The composer does not decide where the music goes in a game or how it's triggered. So sometimes the Sound Director would really like to use a specific tune in one area or situation so it does not matter to him if the track is way longer that it needs too. He likes it and wants to put it there and that's where it goes.
Conversely when you hear a short tune that repeats forever and ever in a game don't blame the composer! He had nothing to do with the implementation of his music in the game. That's either a mistake, who ever implemented the music couldn't find anything better or they could not pay for more music to cover that spot. I tell you composers do not like to see their short cues looped indefinitely and implemented in places in a game that would have required a much longer track. It does not look good on us even though we had nothing to do with it and we are often unaware of it until the game comes out. So to go back to the original question let's not forget that games (and film and tv for that matter) are not there to showcase the music of the composer. The music is there to support the game any other concerns are irrelevant.

Q: The music you've composed for recent Crash games is very consistent in style, even going as far as creating a few leitmotifs that would be unified with the games (most famously "Turf's Up"). Was this something you had planned from the beginning or did it happen with time?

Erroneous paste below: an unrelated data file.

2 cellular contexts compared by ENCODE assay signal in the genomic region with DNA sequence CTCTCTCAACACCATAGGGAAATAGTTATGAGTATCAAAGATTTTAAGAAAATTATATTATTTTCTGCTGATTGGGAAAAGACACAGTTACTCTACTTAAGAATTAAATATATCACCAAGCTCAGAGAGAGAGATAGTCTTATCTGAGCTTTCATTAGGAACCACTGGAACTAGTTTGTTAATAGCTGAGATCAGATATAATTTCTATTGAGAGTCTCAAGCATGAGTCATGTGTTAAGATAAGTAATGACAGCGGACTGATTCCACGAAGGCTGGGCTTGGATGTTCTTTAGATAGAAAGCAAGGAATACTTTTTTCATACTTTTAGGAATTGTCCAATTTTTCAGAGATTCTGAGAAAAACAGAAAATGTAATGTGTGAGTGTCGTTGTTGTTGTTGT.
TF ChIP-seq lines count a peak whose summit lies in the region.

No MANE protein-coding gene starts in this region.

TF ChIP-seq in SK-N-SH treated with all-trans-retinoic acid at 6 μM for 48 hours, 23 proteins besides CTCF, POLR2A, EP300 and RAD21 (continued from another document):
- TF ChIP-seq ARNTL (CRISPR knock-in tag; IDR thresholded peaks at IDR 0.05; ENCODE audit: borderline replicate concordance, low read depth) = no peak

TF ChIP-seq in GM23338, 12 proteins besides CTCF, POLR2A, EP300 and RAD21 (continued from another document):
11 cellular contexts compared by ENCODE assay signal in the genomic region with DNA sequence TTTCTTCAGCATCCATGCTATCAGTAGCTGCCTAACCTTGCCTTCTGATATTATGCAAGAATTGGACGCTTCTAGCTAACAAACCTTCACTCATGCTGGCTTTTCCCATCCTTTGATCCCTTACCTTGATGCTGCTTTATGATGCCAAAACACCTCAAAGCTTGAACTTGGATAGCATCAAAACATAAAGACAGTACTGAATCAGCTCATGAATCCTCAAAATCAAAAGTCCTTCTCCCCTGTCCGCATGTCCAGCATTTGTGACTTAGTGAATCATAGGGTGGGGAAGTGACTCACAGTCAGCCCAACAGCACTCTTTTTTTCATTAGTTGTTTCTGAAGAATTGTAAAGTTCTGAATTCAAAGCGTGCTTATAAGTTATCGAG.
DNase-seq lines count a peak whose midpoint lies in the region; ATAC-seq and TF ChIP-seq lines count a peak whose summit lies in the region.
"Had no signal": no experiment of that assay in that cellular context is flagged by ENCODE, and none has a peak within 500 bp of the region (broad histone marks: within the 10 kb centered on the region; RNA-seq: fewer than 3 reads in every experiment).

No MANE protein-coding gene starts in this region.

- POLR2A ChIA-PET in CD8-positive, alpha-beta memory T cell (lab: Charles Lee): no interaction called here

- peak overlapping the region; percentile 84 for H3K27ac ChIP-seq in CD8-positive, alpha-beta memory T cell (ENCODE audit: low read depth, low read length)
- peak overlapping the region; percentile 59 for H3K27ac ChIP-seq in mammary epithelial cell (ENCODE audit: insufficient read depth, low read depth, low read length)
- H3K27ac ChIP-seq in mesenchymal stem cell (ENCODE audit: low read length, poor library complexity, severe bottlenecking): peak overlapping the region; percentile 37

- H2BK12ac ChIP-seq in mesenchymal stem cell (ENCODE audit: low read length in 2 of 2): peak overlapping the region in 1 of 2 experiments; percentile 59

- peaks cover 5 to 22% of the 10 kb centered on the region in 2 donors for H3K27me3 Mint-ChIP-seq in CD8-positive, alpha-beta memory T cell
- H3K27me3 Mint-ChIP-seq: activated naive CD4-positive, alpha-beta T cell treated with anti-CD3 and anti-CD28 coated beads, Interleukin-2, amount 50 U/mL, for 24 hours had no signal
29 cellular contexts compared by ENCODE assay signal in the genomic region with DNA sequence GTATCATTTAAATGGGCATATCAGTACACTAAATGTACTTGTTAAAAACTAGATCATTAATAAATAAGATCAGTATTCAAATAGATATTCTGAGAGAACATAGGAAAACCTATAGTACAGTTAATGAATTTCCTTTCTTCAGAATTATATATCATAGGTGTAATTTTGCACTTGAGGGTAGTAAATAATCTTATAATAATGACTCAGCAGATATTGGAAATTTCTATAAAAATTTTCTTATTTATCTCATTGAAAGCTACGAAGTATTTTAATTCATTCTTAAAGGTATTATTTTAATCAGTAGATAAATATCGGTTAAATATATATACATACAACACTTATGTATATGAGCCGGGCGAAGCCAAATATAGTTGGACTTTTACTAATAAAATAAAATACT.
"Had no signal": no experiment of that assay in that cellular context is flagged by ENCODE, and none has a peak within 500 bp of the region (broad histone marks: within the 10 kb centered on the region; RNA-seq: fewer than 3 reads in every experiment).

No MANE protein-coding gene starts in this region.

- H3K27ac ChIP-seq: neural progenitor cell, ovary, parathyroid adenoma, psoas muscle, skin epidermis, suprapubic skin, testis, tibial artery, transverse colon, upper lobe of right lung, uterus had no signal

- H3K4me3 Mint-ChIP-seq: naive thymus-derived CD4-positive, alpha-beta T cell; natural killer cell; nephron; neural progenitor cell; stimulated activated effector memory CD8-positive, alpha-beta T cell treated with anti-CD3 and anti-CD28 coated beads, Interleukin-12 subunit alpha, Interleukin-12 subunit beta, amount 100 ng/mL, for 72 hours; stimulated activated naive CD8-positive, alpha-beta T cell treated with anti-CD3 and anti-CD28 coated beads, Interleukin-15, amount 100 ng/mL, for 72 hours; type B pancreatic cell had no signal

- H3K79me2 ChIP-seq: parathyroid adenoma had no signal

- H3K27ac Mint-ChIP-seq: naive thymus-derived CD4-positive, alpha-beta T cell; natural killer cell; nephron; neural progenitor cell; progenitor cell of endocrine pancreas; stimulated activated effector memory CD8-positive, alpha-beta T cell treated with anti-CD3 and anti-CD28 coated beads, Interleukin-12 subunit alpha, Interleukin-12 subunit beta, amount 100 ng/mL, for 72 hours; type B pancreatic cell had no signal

A: I was asked to come up with a catchy tune for a trailer of the game and the tune was well received (I'd even hear co-workers whistling in the hallways, that's always a good sign ;~) so it basically took a life of its own and I'd spread snippets around.

Q: The soundtracks in Crash of the Titans and Mind Over Mutant pride themselves with a balanced use of acoustic instruments (such as guitars) and synthesizers, among others. How was it like making this selection?
A: The overall direction that we came up with was to have the explore type of music (more orchestral , moody or laid back in nature) and emphasize the fun aspects of the fights by having poppy riff or melodic oriented kind of tunes there as opposed to go for dramatic and intense music as we did for COTT. Either way it's always conscious and deliberate decision to either, better support the game play, differentiate the game from previous versions or other products on the market.

Q: An interesting thing about the composers of the series is that everyone's had their own unique style. When you first started doing the music for Crash, did you at any point think of recreating a previous style, or did you already know you'd end up making your own?
A: When Radical got the Crash franchise the mission was to re-invent it. Crash was going to be re-designed they wanted him to be more teen oriented, hip and cool. The music had to reflect that new look as well. I knew it was a daunting task. When you work on a such a popular IP with such legacy and hordes of dedicated fans of all ages, people don't like you to "mess" with their beloved character.And frankly it's impossible to please everyone. Especially when it comes to music it is such a personal thing and everyone have their own opinion and preferences as to what should be the music would for Crash. Despite of it all when I look back I'm proud of my contribution I did to Crash and I look forward to hear what the next games will sound like.

Q: Finally, what's your opinion on Crash?
A: It's a great IP, funny, cool character. Lots of potential and I'd say the best ever Crash game has yet to be made!